I now interrupt this blog stream of anecdotes from last summer’s escapades for breaking news on plans being developed for the summer of 2014. Four esteemed members of the outdoor community summited in Lake Tahoe over the long President’s Day weekend to plan the route and logistics for hiking the Sierra High Route.
The Sierra High Route is a 200-mile route conceived by Steve Roper in the 70’s. His goal was to find a route that passed through the same beautiful neighborhoods that the John Muir Trail does, but without all of the nice luxuries such as, well, a trail. The Sierra High Route instead aims to stay higher, near timberline at 10,000 feet, crossing more than 30 passes and tramping through pristine wilderness. One blogger referred to it not as a thru-hike but as a thru-scramble because the terrain is rewarding but rough.
On Saturday the delegates remained amazingly focused, mapping out our route, and scheduling resupplies. We sat around the table reading Steve Roper’s route descriptions, consulting Secor’s sacred Peak’s Passes and Trails, with topo software and Google Earth up on the computers and maps covering the table. It is a great way to spend a Saturday; maps on the table, beer in your hand, friends by your side.
Sunday we were thrilled by how much we accomplished the day before and our focus dwindled. Discussions about gear, resupplies and logistics eventually disintegrated into an indoor rappelling session.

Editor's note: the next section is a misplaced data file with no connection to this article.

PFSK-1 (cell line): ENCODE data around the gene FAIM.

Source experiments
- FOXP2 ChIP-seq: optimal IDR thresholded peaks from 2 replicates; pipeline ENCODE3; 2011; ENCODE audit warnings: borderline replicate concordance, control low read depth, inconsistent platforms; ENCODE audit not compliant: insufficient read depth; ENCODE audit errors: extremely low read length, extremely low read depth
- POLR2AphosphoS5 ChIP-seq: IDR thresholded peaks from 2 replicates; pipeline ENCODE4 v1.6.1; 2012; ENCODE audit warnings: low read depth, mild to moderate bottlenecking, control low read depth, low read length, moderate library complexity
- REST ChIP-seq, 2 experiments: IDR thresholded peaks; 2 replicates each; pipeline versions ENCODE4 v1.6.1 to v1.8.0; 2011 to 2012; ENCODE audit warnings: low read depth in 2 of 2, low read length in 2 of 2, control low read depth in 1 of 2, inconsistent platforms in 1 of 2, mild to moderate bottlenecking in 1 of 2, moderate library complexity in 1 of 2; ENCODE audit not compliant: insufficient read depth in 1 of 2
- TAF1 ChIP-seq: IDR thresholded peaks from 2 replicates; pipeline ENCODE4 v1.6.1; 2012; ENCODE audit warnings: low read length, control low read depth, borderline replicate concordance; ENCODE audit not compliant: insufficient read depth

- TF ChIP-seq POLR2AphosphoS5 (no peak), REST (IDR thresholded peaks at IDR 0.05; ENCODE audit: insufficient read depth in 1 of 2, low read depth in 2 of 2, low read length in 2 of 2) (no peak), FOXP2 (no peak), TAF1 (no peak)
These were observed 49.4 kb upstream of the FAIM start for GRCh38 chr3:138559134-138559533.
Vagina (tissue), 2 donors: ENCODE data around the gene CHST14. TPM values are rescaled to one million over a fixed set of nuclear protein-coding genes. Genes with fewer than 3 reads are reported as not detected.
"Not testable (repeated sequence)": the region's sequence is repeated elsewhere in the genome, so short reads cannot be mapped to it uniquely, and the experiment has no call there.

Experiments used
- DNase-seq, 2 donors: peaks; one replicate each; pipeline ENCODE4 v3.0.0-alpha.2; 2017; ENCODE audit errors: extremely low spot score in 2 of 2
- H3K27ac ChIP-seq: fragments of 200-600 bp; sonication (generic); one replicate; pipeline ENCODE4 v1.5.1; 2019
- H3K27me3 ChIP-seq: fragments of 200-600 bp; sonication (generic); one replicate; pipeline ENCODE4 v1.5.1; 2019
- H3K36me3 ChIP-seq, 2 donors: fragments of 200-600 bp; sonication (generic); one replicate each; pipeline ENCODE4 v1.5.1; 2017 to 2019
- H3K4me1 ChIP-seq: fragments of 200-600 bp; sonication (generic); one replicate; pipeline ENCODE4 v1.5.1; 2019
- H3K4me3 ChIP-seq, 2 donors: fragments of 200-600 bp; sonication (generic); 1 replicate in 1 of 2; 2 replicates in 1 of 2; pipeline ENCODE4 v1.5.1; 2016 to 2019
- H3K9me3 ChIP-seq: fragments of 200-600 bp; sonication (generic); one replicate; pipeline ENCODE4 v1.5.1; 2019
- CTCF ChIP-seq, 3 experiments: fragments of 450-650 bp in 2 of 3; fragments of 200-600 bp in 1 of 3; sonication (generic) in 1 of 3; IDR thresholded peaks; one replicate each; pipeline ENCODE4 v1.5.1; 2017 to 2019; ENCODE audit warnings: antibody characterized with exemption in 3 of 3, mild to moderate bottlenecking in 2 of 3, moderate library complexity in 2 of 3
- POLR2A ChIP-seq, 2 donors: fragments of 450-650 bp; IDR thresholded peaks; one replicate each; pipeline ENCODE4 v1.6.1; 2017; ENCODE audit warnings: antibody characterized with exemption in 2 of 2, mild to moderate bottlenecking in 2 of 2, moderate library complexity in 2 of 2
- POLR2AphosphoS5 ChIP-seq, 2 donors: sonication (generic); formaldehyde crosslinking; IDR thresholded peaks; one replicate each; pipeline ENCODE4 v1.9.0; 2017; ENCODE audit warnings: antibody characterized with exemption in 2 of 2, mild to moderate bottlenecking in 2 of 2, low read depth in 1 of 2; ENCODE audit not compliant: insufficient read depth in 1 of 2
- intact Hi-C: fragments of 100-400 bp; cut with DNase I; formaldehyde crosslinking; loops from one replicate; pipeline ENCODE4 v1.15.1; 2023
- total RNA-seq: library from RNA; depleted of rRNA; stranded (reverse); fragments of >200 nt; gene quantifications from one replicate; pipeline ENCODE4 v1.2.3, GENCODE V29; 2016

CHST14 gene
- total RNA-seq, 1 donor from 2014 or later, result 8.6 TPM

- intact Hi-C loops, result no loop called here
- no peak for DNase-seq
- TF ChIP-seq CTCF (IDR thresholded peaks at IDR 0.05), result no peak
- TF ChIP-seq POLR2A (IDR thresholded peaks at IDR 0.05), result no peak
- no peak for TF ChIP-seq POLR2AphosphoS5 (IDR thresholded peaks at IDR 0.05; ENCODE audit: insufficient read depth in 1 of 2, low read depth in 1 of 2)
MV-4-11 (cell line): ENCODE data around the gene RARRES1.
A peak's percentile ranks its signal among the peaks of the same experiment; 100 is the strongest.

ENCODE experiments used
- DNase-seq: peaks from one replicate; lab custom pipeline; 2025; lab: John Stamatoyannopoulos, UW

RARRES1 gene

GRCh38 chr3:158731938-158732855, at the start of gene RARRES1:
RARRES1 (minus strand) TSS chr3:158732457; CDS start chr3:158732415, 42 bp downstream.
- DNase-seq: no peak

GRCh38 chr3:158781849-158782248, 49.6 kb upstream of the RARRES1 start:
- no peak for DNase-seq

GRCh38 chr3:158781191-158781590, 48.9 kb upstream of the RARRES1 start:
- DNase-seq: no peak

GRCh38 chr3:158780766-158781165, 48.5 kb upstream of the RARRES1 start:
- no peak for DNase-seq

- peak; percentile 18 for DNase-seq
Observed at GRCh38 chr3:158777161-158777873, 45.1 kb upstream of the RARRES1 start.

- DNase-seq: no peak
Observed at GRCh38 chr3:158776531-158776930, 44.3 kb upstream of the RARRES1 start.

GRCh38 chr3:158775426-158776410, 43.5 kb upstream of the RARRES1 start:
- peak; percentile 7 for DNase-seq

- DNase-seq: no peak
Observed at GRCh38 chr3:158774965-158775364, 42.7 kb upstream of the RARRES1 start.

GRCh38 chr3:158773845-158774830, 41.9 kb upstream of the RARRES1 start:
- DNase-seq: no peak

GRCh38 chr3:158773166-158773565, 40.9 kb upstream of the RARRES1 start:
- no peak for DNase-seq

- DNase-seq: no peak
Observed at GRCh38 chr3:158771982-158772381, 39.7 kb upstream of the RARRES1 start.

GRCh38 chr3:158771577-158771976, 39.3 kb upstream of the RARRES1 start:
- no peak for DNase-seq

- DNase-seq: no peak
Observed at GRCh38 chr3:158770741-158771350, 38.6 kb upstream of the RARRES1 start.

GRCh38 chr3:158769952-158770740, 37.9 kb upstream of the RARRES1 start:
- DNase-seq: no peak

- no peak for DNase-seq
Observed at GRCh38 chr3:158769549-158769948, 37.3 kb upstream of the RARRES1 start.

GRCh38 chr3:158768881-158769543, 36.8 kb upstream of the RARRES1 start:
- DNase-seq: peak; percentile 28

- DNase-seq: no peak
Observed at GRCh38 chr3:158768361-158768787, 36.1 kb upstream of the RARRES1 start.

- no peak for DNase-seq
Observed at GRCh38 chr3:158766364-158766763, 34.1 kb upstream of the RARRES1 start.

But this wasn’t before we received a mission from God. At church that morning Pastor Dick shared the 19th Psalm and mandated that we make time to enjoy the majesty of God’s creation. We take his decree seriously.
The heavens declare the glory of God; the skies proclaim the work of his hands. –Psalm 19:1
By Monday morning Rich and I were the only ones left at the house. He suggested we go snowshoeing. I had no idea what I was getting myself into when I agreed to join him. Sometime shortly after I was straddling a sapling as I negotiated a narrow passage, I was kicking a step into the steep slope in front of me when Rich yelled over the howling winds, “I think this is the most difficult snow shoeing I’ve ever done.” This from the man who’s snowshoes I was wearing had been with him when he summited Denali.
It was great training. Training for our muscles and endurance. Training to keep a smile on your face even as the elements were trying to beat you down, and training to enjoy the beauty of God’s creation.
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